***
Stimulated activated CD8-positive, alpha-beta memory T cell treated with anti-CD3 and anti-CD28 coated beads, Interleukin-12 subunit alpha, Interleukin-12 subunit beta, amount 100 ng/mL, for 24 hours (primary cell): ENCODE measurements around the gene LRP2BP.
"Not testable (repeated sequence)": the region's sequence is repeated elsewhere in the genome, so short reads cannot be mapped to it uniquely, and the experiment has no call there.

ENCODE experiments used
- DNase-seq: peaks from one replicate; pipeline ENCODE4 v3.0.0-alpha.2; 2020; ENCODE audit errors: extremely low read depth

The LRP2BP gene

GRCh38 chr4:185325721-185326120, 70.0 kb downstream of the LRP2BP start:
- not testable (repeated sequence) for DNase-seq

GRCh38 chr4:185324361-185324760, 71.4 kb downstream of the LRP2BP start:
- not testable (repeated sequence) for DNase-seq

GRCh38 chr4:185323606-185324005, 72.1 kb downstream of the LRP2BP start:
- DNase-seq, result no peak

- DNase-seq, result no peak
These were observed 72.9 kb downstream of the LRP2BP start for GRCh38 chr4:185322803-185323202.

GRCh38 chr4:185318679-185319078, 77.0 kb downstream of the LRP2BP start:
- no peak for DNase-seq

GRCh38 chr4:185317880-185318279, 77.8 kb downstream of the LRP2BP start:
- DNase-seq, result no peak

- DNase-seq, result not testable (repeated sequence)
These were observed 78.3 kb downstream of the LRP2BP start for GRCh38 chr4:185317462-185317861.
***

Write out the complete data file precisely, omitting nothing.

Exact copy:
Stimulated activated CD8-positive, alpha-beta memory T cell treated with anti-CD3 and anti-CD28 coated beads, Interleukin-12 subunit alpha, Interleukin-12 subunit beta, amount 100 ng/mL, for 24 hours (primary cell): ENCODE measurements around the gene LRP2BP.
"Not testable (repeated sequence)": the region's sequence is repeated elsewhere in the genome, so short reads cannot be mapped to it uniquely, and the experiment has no call there.

ENCODE experiments used
- DNase-seq: peaks from one replicate; pipeline ENCODE4 v3.0.0-alpha.2; 2020; ENCODE audit errors: extremely low read depth

The LRP2BP gene

GRCh38 chr4:185325721-185326120, 70.0 kb downstream of the LRP2BP start:
- not testable (repeated sequence) for DNase-seq

GRCh38 chr4:185324361-185324760, 71.4 kb downstream of the LRP2BP start:
- not testable (repeated sequence) for DNase-seq

GRCh38 chr4:185323606-185324005, 72.1 kb downstream of the LRP2BP start:
- DNase-seq, result no peak

- DNase-seq, result no peak
These were observed 72.9 kb downstream of the LRP2BP start for GRCh38 chr4:185322803-185323202.

GRCh38 chr4:185318679-185319078, 77.0 kb downstream of the LRP2BP start:
- no peak for DNase-seq

GRCh38 chr4:185317880-185318279, 77.8 kb downstream of the LRP2BP start:
- DNase-seq, result no peak

- DNase-seq, result not testable (repeated sequence)
These were observed 78.3 kb downstream of the LRP2BP start for GRCh38 chr4:185317462-185317861.